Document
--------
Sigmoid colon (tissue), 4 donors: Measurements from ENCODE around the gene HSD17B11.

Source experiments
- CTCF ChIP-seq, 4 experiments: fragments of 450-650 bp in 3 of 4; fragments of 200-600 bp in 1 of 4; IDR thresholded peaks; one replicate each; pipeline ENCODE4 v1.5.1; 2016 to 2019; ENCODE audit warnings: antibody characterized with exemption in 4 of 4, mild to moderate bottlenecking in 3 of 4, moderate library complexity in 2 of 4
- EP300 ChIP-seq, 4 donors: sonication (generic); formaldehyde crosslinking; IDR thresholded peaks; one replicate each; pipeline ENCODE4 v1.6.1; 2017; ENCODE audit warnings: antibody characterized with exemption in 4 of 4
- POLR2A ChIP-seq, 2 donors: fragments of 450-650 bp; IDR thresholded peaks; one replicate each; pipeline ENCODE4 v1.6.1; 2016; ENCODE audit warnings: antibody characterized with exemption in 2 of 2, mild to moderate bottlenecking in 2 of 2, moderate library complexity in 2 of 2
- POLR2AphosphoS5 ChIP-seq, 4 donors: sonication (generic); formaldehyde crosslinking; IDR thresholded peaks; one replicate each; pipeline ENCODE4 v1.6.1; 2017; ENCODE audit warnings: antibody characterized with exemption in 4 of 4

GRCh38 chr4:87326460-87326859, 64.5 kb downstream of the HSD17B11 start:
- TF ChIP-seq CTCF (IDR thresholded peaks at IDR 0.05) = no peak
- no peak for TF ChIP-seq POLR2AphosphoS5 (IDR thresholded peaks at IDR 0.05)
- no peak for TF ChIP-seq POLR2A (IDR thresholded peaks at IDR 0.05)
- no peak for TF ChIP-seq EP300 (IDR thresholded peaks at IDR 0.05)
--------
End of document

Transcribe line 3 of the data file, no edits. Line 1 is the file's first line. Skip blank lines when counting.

- CTCF ChIP-seq, 4 experiments: fragments of 450-650 bp in 3 of 4; fragments of 200-600 bp in 1 of 4; IDR thresholded peaks; one replicate each; pipeline ENCODE4 v1.5.1; 2016 to 2019; ENCODE audit warnings: antibody characterized with exemption in 4 of 4, mild to moderate bottlenecking in 3 of 4, moderate library complexity in 2 of 4